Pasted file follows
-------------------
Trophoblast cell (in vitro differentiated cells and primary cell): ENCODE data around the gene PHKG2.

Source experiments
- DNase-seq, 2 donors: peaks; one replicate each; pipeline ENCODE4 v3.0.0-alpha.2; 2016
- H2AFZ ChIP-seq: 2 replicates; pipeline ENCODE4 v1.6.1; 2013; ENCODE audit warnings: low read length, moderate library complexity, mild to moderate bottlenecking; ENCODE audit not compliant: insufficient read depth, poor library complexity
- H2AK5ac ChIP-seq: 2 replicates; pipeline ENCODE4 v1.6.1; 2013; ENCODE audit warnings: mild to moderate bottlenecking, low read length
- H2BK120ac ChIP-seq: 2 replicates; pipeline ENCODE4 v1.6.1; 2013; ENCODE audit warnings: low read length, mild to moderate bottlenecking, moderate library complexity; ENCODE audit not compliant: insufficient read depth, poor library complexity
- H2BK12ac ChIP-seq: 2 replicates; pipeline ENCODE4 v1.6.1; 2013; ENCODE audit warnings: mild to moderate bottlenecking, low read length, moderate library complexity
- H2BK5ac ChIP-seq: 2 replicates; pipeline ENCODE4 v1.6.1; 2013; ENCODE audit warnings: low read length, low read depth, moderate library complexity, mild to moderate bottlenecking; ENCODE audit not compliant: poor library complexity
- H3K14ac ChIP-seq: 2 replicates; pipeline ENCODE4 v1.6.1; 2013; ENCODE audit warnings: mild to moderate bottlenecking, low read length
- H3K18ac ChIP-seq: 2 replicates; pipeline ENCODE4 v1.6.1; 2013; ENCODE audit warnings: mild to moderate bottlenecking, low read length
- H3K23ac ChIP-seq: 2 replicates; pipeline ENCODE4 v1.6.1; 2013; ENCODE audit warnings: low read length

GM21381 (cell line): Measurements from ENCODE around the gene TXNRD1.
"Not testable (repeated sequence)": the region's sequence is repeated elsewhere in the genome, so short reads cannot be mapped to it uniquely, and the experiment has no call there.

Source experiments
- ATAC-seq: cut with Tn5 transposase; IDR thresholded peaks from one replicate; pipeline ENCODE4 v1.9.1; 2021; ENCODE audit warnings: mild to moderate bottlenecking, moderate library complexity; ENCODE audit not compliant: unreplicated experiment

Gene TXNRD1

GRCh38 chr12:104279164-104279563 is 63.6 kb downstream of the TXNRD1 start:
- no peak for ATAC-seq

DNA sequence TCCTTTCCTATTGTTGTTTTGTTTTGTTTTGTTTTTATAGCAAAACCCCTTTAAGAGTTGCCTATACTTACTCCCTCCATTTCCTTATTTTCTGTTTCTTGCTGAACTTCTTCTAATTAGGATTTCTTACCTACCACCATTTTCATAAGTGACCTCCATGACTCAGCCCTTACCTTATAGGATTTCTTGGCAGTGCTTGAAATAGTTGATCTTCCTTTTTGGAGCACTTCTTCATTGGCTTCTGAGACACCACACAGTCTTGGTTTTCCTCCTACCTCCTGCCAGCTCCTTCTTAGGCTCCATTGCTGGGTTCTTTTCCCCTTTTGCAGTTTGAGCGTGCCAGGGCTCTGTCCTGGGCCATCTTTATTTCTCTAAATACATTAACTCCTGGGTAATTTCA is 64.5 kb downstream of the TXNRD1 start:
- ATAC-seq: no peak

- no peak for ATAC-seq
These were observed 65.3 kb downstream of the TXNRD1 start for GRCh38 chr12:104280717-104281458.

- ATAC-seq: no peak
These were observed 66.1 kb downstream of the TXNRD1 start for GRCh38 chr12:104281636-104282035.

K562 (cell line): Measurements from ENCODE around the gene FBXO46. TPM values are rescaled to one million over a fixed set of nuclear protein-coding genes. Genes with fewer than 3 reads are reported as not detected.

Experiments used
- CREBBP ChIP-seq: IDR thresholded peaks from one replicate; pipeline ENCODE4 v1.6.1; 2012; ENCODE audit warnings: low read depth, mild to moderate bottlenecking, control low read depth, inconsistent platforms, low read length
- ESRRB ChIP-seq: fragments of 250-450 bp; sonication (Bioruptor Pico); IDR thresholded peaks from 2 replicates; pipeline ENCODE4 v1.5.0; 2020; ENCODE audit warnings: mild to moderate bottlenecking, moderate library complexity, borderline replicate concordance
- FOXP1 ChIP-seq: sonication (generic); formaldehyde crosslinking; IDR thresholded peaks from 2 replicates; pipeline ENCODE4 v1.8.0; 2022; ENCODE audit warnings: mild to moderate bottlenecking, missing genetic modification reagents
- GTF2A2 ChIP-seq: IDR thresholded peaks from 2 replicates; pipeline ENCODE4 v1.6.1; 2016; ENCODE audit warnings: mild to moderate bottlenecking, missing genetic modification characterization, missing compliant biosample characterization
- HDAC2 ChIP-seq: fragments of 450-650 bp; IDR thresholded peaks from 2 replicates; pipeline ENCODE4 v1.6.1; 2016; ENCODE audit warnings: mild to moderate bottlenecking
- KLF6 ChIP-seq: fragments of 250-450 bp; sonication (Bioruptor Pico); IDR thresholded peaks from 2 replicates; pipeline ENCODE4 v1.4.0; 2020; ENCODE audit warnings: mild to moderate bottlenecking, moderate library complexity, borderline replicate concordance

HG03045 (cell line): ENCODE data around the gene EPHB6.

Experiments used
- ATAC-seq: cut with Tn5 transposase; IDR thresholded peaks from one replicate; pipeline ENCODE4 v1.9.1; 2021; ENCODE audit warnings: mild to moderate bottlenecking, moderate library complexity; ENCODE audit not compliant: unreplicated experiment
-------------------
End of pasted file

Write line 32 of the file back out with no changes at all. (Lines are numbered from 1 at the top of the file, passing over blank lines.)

- KLF6 ChIP-seq: fragments of 250-450 bp; sonication (Bioruptor Pico); IDR thresholded peaks from 2 replicates; pipeline ENCODE4 v1.4.0; 2020; ENCODE audit warnings: mild to moderate bottlenecking, moderate library complexity, borderline replicate concordance